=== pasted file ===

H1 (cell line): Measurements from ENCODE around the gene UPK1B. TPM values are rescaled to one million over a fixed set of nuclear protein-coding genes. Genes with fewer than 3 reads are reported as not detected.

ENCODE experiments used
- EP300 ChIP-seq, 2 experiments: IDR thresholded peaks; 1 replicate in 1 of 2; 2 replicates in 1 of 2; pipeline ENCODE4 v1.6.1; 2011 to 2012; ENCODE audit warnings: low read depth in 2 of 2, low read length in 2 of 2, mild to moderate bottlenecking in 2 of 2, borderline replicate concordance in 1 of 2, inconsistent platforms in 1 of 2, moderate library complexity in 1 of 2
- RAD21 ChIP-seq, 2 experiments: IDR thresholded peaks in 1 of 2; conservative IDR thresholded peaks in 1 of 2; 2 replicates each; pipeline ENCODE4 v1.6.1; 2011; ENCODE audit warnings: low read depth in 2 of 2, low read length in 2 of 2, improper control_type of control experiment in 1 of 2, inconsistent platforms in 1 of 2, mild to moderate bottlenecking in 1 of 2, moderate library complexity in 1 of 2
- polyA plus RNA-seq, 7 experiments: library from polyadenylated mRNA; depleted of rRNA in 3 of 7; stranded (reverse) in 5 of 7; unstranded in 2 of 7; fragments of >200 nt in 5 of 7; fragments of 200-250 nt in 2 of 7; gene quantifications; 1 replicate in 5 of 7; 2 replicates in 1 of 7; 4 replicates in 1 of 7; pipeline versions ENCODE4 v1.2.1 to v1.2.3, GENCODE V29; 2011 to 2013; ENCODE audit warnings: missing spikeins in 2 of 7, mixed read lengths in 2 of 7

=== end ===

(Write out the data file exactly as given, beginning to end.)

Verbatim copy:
H1 (cell line): Measurements from ENCODE around the gene UPK1B. TPM values are rescaled to one million over a fixed set of nuclear protein-coding genes. Genes with fewer than 3 reads are reported as not detected.

ENCODE experiments used
- EP300 ChIP-seq, 2 experiments: IDR thresholded peaks; 1 replicate in 1 of 2; 2 replicates in 1 of 2; pipeline ENCODE4 v1.6.1; 2011 to 2012; ENCODE audit warnings: low read depth in 2 of 2, low read length in 2 of 2, mild to moderate bottlenecking in 2 of 2, borderline replicate concordance in 1 of 2, inconsistent platforms in 1 of 2, moderate library complexity in 1 of 2
- RAD21 ChIP-seq, 2 experiments: IDR thresholded peaks in 1 of 2; conservative IDR thresholded peaks in 1 of 2; 2 replicates each; pipeline ENCODE4 v1.6.1; 2011; ENCODE audit warnings: low read depth in 2 of 2, low read length in 2 of 2, improper control_type of control experiment in 1 of 2, inconsistent platforms in 1 of 2, mild to moderate bottlenecking in 1 of 2, moderate library complexity in 1 of 2
- polyA plus RNA-seq, 7 experiments: library from polyadenylated mRNA; depleted of rRNA in 3 of 7; stranded (reverse) in 5 of 7; unstranded in 2 of 7; fragments of >200 nt in 5 of 7; fragments of 200-250 nt in 2 of 7; gene quantifications; 1 replicate in 5 of 7; 2 replicates in 1 of 7; 4 replicates in 1 of 7; pipeline versions ENCODE4 v1.2.1 to v1.2.3, GENCODE V29; 2011 to 2013; ENCODE audit warnings: missing spikeins in 2 of 7, mixed read lengths in 2 of 7